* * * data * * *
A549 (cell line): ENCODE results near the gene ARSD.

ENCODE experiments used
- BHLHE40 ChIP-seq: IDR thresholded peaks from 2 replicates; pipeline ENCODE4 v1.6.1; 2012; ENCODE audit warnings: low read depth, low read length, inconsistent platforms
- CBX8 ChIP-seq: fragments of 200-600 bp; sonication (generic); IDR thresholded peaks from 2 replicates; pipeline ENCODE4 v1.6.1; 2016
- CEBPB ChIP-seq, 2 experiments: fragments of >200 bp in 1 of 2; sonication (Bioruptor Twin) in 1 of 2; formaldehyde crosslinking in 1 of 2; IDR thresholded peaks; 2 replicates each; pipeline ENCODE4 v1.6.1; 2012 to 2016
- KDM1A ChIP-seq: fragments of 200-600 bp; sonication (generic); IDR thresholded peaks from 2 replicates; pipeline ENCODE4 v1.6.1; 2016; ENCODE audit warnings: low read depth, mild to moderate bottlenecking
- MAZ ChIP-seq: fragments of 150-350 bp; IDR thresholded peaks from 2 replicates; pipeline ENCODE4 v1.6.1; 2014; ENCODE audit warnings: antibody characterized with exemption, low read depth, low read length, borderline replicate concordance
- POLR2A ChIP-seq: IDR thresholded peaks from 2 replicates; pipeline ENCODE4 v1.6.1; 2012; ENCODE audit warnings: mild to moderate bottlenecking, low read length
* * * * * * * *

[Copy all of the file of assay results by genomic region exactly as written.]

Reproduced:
A549 (cell line): ENCODE results near the gene ARSD.

ENCODE experiments used
- BHLHE40 ChIP-seq: IDR thresholded peaks from 2 replicates; pipeline ENCODE4 v1.6.1; 2012; ENCODE audit warnings: low read depth, low read length, inconsistent platforms
- CBX8 ChIP-seq: fragments of 200-600 bp; sonication (generic); IDR thresholded peaks from 2 replicates; pipeline ENCODE4 v1.6.1; 2016
- CEBPB ChIP-seq, 2 experiments: fragments of >200 bp in 1 of 2; sonication (Bioruptor Twin) in 1 of 2; formaldehyde crosslinking in 1 of 2; IDR thresholded peaks; 2 replicates each; pipeline ENCODE4 v1.6.1; 2012 to 2016
- KDM1A ChIP-seq: fragments of 200-600 bp; sonication (generic); IDR thresholded peaks from 2 replicates; pipeline ENCODE4 v1.6.1; 2016; ENCODE audit warnings: low read depth, mild to moderate bottlenecking
- MAZ ChIP-seq: fragments of 150-350 bp; IDR thresholded peaks from 2 replicates; pipeline ENCODE4 v1.6.1; 2014; ENCODE audit warnings: antibody characterized with exemption, low read depth, low read length, borderline replicate concordance
- POLR2A ChIP-seq: IDR thresholded peaks from 2 replicates; pipeline ENCODE4 v1.6.1; 2012; ENCODE audit warnings: mild to moderate bottlenecking, low read length